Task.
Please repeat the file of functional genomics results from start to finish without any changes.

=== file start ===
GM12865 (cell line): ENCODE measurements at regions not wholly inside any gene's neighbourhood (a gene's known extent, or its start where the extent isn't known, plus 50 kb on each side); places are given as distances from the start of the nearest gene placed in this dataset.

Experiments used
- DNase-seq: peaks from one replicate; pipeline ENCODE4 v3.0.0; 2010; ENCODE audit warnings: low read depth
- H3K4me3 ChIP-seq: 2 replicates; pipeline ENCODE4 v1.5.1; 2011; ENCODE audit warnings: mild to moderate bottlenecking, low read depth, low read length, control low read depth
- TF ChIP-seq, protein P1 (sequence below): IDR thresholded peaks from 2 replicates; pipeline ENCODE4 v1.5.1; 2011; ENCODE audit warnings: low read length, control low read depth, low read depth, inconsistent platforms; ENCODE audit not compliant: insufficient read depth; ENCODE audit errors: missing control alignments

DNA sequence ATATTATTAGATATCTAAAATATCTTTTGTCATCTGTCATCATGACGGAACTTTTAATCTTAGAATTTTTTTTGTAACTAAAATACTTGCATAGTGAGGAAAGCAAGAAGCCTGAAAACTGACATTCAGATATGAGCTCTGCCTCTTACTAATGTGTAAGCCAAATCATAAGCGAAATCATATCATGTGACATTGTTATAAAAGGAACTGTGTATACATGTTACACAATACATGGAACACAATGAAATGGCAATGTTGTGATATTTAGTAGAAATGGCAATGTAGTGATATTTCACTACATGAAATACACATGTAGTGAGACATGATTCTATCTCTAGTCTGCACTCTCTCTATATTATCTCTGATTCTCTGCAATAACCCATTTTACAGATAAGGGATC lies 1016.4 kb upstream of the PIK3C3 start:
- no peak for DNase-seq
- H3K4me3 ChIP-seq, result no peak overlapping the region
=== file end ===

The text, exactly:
GM12865 (cell line): ENCODE measurements at regions not wholly inside any gene's neighbourhood (a gene's known extent, or its start where the extent isn't known, plus 50 kb on each side); places are given as distances from the start of the nearest gene placed in this dataset.

Experiments used
- DNase-seq: peaks from one replicate; pipeline ENCODE4 v3.0.0; 2010; ENCODE audit warnings: low read depth
- H3K4me3 ChIP-seq: 2 replicates; pipeline ENCODE4 v1.5.1; 2011; ENCODE audit warnings: mild to moderate bottlenecking, low read depth, low read length, control low read depth
- TF ChIP-seq, protein P1 (sequence below): IDR thresholded peaks from 2 replicates; pipeline ENCODE4 v1.5.1; 2011; ENCODE audit warnings: low read length, control low read depth, low read depth, inconsistent platforms; ENCODE audit not compliant: insufficient read depth; ENCODE audit errors: missing control alignments

DNA sequence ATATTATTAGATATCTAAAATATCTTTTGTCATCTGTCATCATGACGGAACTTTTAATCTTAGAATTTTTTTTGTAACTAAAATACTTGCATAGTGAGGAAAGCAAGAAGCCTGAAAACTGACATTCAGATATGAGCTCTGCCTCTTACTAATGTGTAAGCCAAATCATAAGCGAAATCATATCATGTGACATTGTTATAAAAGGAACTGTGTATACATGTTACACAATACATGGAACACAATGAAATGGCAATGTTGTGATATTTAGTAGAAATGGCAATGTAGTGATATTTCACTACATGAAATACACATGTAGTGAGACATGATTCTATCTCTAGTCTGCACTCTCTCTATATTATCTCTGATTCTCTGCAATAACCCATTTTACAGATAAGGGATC lies 1016.4 kb upstream of the PIK3C3 start:
- no peak for DNase-seq
- H3K4me3 ChIP-seq, result no peak overlapping the region